There's a good article in the Times today explaining why the White House and some in the Congressional leadership are looking to pass health care on a party-line vote after deciding that the Republicans are not interested in negotiating in good faith. Most notably, Sen. Chuck Grassley (R-IA) recently reiterated his insistence that even if he gets everything he bargains for in committee, he'll still vote no on the floor without wide support from the rest of his party. I don't know why Grassley decided to tip his hand like that, but it gets very difficult to justify making concessions in exchange for zero votes.
Requiem for a Dream (8/26/09):
Ted Kennedy picked an ironic time to die. Just as Republicans are gearing up once again to thwart the culmination of his life's work--universal access to health care--they are at the same time using the popularity of Medicare, a Ted Kennedy program par excellence, to do it. This illustrates a paradox that defined Teddy's career in high tide and low--that real progress is difficult to accomplish, but once gained, is very, very hard to undo.
Nobody Could Have Predicted (12/17/09):
That dropping one of the most broadly popular provisions from an otherwise confusing bill would make the bill less popular.
Liberals and Democrats (12/17/09):
And speaking of business, since no one in the Congress is taking the job, Dean appears to be auditioning for the role of dissident liberal leader--possibly, if things stay bad enough, positioning himself for a 2012 primary challenge.
Take Harry Reid. He's come in for a lot of scorn from all quarters (including this one). But the fact is that he's done something remarkable in getting such a sweeping bill that both radically expands the social safety net and reduces the long-term deficit as far as he has. If trends hold and he actually manages to keep the caucus together and pass this bill in the age of the perpetual filibuster, he'll deserve far more credit than he'll get until posterity judges him aright.
All the same, not only is this "black folks on Medicaid" jag he's on really offensive in itself, it's also not a good-faith objection to the bill. Is he saying that he'd vote for the bill if every state got the Nebraska treatment? Or that he'd replace Nelson's vote on cloture if Reid took the Nebraska provision (admittedly an awful one) out? That would be a deal worth offering, it seems to me--a way to use legislative gamesmanship to marginally improve a piece of legislation.
From another point of view, this situation underscores the futility of all that time spent by the Senate Finance "Gang of Six" trying to spring a bipartisan bill. It was not only never going to happen, it was such an eventuality that the GOP strategy was meant to make possible. All those weeks of negotiating for nothing. It's a shame, really.
Sack Up, You Pathetic Wads (1/20/10):
I have consistently argued for sad-sack members and disappointing majorities. But if one stupid election reducing the Senate Democratic majority from 60 to 59 ends up skittering the House into killing health care reform, even I'll be hard-pressed to stay on the bus for this fall's elections. If you bastards give up now, you'll deserve the inevitable crucifixion that's coming.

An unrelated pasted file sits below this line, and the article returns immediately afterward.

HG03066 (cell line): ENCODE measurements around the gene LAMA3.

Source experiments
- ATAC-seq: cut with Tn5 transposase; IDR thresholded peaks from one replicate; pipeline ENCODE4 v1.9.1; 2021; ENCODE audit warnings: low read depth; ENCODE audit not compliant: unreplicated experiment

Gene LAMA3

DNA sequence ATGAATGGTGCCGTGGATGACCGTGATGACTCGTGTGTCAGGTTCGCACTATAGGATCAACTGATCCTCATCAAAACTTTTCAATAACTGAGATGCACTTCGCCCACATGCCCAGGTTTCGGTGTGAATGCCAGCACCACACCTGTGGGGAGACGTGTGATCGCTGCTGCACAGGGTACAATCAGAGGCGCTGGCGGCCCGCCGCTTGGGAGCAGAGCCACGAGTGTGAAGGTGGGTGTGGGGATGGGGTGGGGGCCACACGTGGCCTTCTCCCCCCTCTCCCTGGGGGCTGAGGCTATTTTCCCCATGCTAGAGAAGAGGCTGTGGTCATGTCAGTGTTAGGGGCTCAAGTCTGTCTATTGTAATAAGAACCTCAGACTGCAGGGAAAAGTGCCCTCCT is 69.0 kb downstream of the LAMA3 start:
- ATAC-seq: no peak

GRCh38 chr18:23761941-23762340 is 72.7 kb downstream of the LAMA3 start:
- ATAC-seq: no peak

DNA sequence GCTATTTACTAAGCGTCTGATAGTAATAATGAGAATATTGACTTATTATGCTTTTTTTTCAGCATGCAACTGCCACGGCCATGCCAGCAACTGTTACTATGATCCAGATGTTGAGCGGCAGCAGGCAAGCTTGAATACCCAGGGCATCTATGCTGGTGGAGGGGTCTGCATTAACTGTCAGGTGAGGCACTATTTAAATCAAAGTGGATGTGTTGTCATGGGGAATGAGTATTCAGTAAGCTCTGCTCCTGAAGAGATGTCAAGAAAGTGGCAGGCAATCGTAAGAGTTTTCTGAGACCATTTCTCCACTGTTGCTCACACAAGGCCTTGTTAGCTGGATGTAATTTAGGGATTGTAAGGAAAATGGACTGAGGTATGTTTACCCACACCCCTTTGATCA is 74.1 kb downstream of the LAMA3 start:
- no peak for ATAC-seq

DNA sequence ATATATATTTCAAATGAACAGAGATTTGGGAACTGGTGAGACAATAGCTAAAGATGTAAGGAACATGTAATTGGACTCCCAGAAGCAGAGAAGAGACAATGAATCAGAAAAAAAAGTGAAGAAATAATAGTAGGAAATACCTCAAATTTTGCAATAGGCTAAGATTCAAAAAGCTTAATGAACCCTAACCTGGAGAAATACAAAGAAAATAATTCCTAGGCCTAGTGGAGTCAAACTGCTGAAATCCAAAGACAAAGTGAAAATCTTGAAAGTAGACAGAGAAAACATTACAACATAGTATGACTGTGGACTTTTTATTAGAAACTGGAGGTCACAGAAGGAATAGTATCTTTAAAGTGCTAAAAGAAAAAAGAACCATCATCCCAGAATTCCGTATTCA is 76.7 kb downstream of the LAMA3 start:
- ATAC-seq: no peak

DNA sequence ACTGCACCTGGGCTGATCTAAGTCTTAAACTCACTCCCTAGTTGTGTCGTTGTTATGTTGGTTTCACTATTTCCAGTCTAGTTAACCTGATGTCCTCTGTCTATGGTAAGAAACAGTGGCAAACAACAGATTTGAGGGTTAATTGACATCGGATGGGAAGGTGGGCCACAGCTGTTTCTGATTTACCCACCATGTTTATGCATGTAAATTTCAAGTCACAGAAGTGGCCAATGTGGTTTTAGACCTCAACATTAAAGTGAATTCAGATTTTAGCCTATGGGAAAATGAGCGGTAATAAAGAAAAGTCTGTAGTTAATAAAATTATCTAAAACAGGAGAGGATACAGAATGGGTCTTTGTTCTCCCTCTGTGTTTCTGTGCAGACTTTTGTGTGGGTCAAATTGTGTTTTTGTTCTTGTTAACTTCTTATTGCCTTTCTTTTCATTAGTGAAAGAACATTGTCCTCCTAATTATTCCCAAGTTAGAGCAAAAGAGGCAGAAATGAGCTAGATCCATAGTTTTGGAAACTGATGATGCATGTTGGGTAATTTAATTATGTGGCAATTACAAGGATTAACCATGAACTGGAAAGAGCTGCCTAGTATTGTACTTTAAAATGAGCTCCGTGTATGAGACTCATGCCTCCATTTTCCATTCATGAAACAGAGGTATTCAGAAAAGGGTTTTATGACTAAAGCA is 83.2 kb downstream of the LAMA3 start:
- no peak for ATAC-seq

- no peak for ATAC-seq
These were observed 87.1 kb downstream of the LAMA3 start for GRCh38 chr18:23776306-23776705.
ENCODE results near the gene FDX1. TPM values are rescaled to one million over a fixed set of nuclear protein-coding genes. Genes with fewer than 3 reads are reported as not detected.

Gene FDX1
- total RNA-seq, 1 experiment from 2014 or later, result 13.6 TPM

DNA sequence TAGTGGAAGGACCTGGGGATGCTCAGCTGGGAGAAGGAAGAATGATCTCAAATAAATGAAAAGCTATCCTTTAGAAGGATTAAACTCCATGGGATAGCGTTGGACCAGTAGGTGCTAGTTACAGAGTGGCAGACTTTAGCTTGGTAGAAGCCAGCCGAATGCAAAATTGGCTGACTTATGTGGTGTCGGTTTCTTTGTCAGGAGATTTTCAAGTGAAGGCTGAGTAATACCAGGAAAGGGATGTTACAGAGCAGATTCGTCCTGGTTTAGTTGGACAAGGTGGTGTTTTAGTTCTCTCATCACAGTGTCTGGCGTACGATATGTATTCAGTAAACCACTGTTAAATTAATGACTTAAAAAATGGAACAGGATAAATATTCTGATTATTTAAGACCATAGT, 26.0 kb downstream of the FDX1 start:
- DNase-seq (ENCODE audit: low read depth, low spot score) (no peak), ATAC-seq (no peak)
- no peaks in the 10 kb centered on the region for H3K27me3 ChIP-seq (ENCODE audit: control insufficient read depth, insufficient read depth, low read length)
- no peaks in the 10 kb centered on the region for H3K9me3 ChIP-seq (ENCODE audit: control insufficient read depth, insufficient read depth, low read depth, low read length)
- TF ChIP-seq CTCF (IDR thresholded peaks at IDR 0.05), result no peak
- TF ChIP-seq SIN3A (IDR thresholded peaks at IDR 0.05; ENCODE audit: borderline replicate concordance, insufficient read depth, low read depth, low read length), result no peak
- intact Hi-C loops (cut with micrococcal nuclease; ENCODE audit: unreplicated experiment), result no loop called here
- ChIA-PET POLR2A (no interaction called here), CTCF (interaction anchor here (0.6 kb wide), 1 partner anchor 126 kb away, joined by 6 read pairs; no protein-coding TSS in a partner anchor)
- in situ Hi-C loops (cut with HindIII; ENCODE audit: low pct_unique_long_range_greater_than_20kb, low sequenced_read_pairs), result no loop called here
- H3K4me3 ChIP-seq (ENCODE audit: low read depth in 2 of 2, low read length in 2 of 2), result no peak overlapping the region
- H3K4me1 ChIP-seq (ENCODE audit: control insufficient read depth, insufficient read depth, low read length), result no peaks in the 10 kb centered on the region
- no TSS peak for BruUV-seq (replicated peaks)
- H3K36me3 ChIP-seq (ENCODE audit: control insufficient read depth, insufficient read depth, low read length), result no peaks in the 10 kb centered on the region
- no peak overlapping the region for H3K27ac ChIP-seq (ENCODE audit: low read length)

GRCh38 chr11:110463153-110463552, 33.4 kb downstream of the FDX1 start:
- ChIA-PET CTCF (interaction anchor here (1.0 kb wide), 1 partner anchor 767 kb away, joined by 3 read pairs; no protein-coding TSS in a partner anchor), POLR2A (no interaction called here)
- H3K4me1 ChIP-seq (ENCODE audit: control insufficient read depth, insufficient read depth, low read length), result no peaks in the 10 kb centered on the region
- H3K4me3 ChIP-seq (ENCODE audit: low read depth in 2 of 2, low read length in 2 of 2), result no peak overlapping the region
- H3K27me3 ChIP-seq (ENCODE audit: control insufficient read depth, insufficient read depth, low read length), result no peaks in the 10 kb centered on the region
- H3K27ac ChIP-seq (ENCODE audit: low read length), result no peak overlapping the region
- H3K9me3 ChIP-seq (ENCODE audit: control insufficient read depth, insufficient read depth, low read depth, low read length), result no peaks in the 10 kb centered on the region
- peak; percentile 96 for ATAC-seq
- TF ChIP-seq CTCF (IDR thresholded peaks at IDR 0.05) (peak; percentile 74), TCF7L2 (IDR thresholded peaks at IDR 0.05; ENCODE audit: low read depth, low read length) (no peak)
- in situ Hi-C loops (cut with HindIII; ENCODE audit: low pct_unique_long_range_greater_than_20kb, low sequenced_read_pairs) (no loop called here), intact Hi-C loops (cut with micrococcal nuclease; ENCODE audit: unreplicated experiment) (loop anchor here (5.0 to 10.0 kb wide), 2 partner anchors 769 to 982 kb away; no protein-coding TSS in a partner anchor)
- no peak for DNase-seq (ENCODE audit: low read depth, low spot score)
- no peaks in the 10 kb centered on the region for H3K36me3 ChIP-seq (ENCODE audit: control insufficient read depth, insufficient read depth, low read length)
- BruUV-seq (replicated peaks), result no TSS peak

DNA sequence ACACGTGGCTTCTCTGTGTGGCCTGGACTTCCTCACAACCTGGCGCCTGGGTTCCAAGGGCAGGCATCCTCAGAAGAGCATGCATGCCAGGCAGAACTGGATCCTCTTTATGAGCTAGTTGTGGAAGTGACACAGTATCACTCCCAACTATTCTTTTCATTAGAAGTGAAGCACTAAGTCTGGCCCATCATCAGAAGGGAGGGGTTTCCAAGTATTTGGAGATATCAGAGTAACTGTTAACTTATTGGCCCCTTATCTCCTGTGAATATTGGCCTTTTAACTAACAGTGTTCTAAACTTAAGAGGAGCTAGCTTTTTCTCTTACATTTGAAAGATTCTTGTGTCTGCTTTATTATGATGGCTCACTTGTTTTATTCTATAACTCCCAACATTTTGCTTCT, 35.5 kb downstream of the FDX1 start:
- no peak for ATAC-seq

Sack Up, Continued (1/20/10):
I'm just a preacher who doesn't even have cable, but I know this much: we were never going to keep 60 seats, even on paper. Even if Obama the political super-genius hadn't decided that sitting senators and potential candidates from swing states would make the best possible cabinet appointments, even if the economy hadn't continued against the predictions of super-genius Larry Summers to stall out at 10% unemployment, even if AHIP and PhRMA had stayed bought on health care--even if all the cards fell our way, we would have lost that 60th seat somewhere along the line. People die, switch parties, run into scandal, make stupid mistakes. Primary electorates choose nominees as pale as boiled chicken. Voters get bored or fickle or distracted. Stuff happens.
And if the Democrats have decided that nothing short of 60 votes will suffice to get even long-overdue and watered-down legislation on the table, then we might as well all hang it up, go home, and let the tea party nihilists run the country into the ground already, because there is no freaking point. You win elections and pile up big majorities so you can do stuff that matters. This isn't about Frank Capra and Bobby Kennedy and finding that rendez-vous with destiny in your own heroically liberal navel; this is about being a grown-up and doing your job and taking the kind of basic risks involved in, you know, governing.
Sack Up, Presidential Edition (1/22/10):
But the first signs out of the White House following the special election are not at all encouraging. In short, it seems that Obama is doing what he has habitually done when the odds start falling: walk away and insist that it's someone else's problem.
Deep Thought (2/18/10):
Now that the health care reform process has been slowed down so much, Olympia Snowe is probably ready to vote 'yes.' Right?
At bottom this was never a complicated moral issue. The means--public option, excise tax, whatever--were so drastically secondary to the goal that the amount of time we spent arguing about them was not creditable. It was always much more important to do this than to do it in a way that satisfies us emotionally. Thank God we've taken such a step.
Labels: health careposted by Benjamin Dueholm | 9:41 AM
Comments: Post a Comment